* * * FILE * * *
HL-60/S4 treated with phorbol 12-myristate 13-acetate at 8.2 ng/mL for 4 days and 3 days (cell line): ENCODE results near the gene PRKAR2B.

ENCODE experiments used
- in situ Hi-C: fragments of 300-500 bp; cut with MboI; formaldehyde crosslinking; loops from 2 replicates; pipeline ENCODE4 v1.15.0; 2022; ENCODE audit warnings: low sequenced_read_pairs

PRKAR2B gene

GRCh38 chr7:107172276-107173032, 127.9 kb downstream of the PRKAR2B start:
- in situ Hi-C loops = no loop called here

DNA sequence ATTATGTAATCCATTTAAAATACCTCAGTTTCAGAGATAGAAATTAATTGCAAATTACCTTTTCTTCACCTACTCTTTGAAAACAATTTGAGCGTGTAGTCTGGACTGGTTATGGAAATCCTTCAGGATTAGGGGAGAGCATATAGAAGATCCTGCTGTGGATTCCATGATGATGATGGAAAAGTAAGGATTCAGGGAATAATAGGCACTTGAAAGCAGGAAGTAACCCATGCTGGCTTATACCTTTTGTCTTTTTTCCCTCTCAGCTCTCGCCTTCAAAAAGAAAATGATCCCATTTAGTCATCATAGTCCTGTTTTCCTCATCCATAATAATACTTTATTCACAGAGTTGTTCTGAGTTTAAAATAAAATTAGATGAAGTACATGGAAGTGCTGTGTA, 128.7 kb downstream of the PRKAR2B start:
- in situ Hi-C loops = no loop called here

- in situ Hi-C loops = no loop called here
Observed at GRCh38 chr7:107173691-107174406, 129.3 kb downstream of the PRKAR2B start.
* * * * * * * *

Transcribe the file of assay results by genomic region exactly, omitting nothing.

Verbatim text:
HL-60/S4 treated with phorbol 12-myristate 13-acetate at 8.2 ng/mL for 4 days and 3 days (cell line): ENCODE results near the gene PRKAR2B.

ENCODE experiments used
- in situ Hi-C: fragments of 300-500 bp; cut with MboI; formaldehyde crosslinking; loops from 2 replicates; pipeline ENCODE4 v1.15.0; 2022; ENCODE audit warnings: low sequenced_read_pairs

PRKAR2B gene

GRCh38 chr7:107172276-107173032, 127.9 kb downstream of the PRKAR2B start:
- in situ Hi-C loops = no loop called here

DNA sequence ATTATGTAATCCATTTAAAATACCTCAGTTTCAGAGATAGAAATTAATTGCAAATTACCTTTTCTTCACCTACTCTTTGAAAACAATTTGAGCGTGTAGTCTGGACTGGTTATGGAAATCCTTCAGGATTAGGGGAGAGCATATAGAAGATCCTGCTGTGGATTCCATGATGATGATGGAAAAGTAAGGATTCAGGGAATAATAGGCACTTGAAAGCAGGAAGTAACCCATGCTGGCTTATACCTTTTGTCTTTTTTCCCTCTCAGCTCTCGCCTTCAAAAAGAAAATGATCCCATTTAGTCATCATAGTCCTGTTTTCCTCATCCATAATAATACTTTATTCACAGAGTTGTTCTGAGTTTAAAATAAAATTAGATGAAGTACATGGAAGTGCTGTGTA, 128.7 kb downstream of the PRKAR2B start:
- in situ Hi-C loops = no loop called here

- in situ Hi-C loops = no loop called here
Observed at GRCh38 chr7:107173691-107174406, 129.3 kb downstream of the PRKAR2B start.